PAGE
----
The Changing Face of Northeast Brazil (Hardback)Kempton E. Webb (author)
Hardback 205 Pages / Published: 01/12/1974
- Not available
Students of development around the world have continually pointed to Brazil as potentially the next world power. In terms of size, resources, population, and location there is every reason to believe that this giant nation will come to dominate its continent just as the United States dominates North America, and that its power will entitle it to a role in world affairs as an equal to the other great powers. The irony of Brazil today, however, is that it continues to be burdened with the largest underdeveloped area in South America: the Northeast, where more than 22 per cent of the national population lives on 11 per cent of the territory.'The dominant impression', given by Northeast Brazil, Dr. Webb writes, 'is one of grave social, economic and political problems which are intimately entwined with physical and ecological problems within a long, complex, historical fabric'. Some areas of the Northeast have been analyzed and discussed in great detail, notably in the work of Gilberto Freyre, but many others of possibly greater importance today, have not been studied.The agreste, the brejos, and the serras are among these, and Dr. Webb devotes considerable space to an examination of the interaction between physical and cultural processes throughout their recent history. Working from this framework, he goes on to show how the application of his concept may well illuminate the area's very real and urgent problems. Northeast Brazil stands today as an area of untold potential both for economic and political development and for social and political unrest. This unique volume contributes greatly to our understanding of what it is and why, and should help readers everywhere concerned with what must be done to insure its orderly development and the well being of its people. More than this, "The Changing Face of Northeast Brazil" provides a new approach to geography that can produce results of crucial interest when applied to developing areas the world over.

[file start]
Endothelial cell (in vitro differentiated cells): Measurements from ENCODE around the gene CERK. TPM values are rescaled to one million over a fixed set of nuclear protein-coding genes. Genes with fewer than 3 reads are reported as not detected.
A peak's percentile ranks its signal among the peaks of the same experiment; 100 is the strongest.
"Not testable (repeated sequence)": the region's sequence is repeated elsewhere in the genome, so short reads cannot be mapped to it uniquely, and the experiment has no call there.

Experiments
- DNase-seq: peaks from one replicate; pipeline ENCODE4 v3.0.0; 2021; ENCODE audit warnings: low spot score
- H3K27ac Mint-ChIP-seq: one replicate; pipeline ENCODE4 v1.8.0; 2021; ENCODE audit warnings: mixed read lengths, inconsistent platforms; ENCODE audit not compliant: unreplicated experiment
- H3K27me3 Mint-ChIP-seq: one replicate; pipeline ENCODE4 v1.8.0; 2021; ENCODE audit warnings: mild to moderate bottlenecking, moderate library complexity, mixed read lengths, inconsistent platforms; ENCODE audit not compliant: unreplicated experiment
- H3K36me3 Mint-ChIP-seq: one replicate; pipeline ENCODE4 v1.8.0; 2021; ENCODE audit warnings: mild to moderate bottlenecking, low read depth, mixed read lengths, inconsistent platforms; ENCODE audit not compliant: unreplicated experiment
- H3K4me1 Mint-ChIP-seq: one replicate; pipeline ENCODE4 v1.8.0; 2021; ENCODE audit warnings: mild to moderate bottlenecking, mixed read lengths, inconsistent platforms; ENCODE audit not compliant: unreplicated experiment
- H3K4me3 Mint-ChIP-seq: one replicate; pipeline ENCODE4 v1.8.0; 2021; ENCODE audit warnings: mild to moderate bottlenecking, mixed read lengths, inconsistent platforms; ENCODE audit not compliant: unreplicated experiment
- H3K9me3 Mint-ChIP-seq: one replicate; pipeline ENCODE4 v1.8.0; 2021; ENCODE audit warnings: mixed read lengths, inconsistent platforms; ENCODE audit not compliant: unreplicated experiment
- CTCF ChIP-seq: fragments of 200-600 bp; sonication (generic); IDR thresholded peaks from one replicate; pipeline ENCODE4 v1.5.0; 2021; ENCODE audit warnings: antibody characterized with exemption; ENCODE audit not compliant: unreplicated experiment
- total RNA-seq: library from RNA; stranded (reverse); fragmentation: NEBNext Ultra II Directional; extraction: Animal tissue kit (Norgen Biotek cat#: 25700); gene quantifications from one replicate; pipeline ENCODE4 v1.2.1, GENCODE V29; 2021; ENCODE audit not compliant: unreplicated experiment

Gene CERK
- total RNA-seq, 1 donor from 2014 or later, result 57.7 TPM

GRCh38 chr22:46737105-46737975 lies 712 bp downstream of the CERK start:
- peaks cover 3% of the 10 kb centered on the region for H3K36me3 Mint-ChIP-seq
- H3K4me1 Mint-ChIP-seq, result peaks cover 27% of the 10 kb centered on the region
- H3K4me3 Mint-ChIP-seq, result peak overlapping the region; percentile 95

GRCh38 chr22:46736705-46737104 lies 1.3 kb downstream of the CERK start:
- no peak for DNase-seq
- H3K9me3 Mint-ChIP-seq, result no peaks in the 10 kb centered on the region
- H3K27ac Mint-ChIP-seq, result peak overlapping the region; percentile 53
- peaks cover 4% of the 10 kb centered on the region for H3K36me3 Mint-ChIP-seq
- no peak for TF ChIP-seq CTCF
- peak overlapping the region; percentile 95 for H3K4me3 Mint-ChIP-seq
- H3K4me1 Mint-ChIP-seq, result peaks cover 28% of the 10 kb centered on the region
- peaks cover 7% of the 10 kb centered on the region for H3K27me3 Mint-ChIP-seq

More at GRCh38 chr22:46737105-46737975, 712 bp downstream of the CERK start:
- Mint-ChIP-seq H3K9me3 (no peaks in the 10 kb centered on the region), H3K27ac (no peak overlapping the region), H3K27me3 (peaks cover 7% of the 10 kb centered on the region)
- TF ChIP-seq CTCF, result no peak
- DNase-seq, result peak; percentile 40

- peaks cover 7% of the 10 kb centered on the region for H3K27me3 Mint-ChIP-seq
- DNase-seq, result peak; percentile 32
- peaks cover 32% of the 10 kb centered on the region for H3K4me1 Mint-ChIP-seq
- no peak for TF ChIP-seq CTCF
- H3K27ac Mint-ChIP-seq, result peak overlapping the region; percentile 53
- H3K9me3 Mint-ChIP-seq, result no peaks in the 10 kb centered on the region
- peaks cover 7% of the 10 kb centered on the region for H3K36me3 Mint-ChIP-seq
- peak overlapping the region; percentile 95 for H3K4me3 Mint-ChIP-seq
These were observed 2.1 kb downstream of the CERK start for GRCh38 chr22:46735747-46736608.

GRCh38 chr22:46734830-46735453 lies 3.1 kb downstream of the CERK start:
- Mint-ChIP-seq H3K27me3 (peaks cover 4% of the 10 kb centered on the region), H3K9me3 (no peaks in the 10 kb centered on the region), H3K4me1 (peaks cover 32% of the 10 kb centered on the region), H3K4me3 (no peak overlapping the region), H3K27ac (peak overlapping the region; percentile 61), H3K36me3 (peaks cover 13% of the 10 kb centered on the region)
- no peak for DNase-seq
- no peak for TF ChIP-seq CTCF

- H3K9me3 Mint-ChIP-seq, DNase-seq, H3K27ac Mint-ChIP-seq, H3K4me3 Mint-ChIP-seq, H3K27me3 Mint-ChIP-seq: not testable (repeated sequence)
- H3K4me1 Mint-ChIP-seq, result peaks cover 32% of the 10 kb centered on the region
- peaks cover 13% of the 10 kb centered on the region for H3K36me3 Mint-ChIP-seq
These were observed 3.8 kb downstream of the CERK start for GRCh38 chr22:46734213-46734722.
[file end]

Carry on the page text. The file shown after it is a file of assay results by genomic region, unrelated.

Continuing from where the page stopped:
Publisher: Columbia University Press
Number of pages: 205
Weight: 867 g
Dimensions: 254 x 203 mm
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